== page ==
A receptor with addictive potential
2020-07-23 / Opioids are both a curse and a blessing. They can relieve people of pain, but they often come with severe side effects – including dependency. Researchers at the Max Delbrück Center have now investigated the signaling pathways that produce both the desired effects and undesired side effects in the brain.
PhD student Jan Möller in the lab in front of a high-resolution image of the examined receptor. © Felix Petermann, MDC
Opioids are used to treat pain when other pain medications or therapies have failed or proved inadequate. They can enable those suffering from pain to lead an active life once again. But there is a downside: painkillers often go hand-in-hand with side effects that severely impair quality of life – such as nausea, drowsiness, constipation, dry mouth, itching, increased sweating or reduced sexual pleasure.
For many patients who are prescribed opioids, the pain relief gradually wanes over time, while the side effects remain in full force. There is also considerable risk of addiction, with approximately one to three percent of patients who regularly take opioids developing a dependency.
An exclusive look at the cell surface
A research team at the Max Delbrück Center for Molecular Medicine in the Helmholtz Association (MDC) has now explored the signaling cascade that triggers the negative side effects of pain medication. “Our research is accompanied by the great hope that, one day, opioids will be developed that eliminate pain without causing unwanted side effects – including addiction,” explains Jan Möller, a PhD student from the Receptor Signaling Lab at the MDC. Möller is the lead author of the study, which was recently published in the journal Nature Chemical Biology. For a long time it was considered impossible to separate the desired effects of opioids from their undesired side effects.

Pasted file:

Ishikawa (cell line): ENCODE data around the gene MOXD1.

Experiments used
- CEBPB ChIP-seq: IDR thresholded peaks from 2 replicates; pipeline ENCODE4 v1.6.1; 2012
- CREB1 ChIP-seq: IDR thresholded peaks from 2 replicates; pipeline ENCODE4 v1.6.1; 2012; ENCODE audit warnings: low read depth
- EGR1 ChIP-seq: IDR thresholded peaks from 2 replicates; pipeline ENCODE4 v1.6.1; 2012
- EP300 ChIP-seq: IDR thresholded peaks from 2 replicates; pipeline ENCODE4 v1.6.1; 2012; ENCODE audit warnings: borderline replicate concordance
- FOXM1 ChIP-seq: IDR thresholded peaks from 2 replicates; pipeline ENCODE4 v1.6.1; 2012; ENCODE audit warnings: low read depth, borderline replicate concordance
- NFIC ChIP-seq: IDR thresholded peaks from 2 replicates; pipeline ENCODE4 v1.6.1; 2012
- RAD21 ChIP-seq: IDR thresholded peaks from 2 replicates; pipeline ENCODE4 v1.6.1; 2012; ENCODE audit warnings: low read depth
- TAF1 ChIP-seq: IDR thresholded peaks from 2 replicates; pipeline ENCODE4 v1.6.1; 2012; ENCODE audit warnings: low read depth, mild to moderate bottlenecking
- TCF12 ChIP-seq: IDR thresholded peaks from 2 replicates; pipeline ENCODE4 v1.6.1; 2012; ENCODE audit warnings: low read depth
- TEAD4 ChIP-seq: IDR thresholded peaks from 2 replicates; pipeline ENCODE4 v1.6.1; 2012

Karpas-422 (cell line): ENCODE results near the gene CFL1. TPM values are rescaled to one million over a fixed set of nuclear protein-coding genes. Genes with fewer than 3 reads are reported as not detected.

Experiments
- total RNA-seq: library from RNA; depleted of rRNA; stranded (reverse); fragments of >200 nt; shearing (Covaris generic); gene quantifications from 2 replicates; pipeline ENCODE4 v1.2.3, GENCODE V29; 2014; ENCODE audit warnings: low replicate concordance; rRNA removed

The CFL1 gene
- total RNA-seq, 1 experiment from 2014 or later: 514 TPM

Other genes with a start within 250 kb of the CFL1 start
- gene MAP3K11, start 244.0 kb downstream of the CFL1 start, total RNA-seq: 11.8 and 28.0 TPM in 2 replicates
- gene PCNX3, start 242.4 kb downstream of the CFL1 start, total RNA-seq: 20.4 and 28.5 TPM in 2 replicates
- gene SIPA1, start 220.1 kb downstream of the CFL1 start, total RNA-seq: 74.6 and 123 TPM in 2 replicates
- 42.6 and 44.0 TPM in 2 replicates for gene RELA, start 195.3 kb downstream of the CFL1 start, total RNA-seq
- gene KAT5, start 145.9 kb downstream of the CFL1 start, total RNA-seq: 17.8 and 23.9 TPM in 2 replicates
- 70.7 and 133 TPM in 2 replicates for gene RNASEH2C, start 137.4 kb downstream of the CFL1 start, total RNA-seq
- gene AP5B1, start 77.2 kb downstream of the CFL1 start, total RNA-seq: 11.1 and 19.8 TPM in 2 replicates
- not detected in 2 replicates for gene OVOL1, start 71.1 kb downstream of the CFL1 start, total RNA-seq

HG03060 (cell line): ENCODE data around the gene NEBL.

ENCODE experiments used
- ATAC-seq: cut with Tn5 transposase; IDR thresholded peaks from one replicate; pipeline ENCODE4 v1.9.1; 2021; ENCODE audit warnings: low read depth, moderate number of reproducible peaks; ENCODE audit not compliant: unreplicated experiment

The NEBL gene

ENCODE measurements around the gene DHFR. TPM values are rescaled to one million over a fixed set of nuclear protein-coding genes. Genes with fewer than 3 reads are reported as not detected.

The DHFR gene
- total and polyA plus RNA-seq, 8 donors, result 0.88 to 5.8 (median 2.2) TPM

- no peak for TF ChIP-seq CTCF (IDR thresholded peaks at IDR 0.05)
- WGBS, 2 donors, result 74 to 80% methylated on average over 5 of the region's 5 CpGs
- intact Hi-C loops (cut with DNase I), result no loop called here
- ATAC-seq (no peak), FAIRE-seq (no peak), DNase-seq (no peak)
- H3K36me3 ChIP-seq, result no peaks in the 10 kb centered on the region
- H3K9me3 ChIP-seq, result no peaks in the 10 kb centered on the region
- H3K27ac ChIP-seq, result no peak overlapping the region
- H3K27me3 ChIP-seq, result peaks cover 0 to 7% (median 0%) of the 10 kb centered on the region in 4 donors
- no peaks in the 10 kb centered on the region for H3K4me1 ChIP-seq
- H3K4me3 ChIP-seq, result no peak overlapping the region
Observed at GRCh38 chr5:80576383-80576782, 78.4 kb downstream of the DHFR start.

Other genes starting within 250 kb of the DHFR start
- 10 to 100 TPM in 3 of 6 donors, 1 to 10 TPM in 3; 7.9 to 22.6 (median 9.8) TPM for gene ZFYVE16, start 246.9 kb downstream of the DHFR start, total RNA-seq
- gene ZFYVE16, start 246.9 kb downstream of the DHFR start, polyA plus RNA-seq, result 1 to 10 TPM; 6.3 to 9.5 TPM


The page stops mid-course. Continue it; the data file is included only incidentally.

Under a TIRF microscope, Möller and his colleagues observed what happens when opioids reach the membrane of nerve cells. TIRF, which stands for “total internal reflection fluorescence,” is a special method of light microscopy that makes it possible to specifically locate individual receptors on the outer cell envelope. This is where G protein-coupled receptors (GPCRs) are located, which are responsible for transmitting signals from the external environment into the cell – for example sensory perceptions. It is one particular type of these receptors, the µ-opioid receptors, that is the main target of opioids. They occupy these opioid receptors and produce pain relief. Opioid receptors usually function as monomers – single reactive molecules that sit on the cell surface and send their message into the cell’s interior.
Not all opioids are alike
But different opioids trigger different reactions at the opioid receptors. For example, when the opioid peptide DAMGO encounters these receptors, the TIRF microscope shows that two receptor molecules combine with each other, dimerizing the receptors. The receptors then migrate into the cell’s interior, where they are prepared for reactivation. In the process, beta-arrestin is transported from inside the cell to the cell membrane, where it binds to the dimerized receptors. Beta-arrestin is believed to be the protein that causes side effects and makes people dependent. On the other hand, when the opioid morphine activates these receptors, no dimer formation occurs, the receptors do not migrate into the cell’s interior, and thus they do not become reactivated.
“Despite countless attempts, it has not yet been possible to significantly improve upon morphine as a painkiller,” explains Professor Martin Lohse, the leader of the project that was funded by the U.S. National Institutes of Health (NIH). “But given that we can now see individual receptors and observe their behavior, we hope to make progress in the development of new painkillers.”
Text: Jana Ehrhardt-Joswig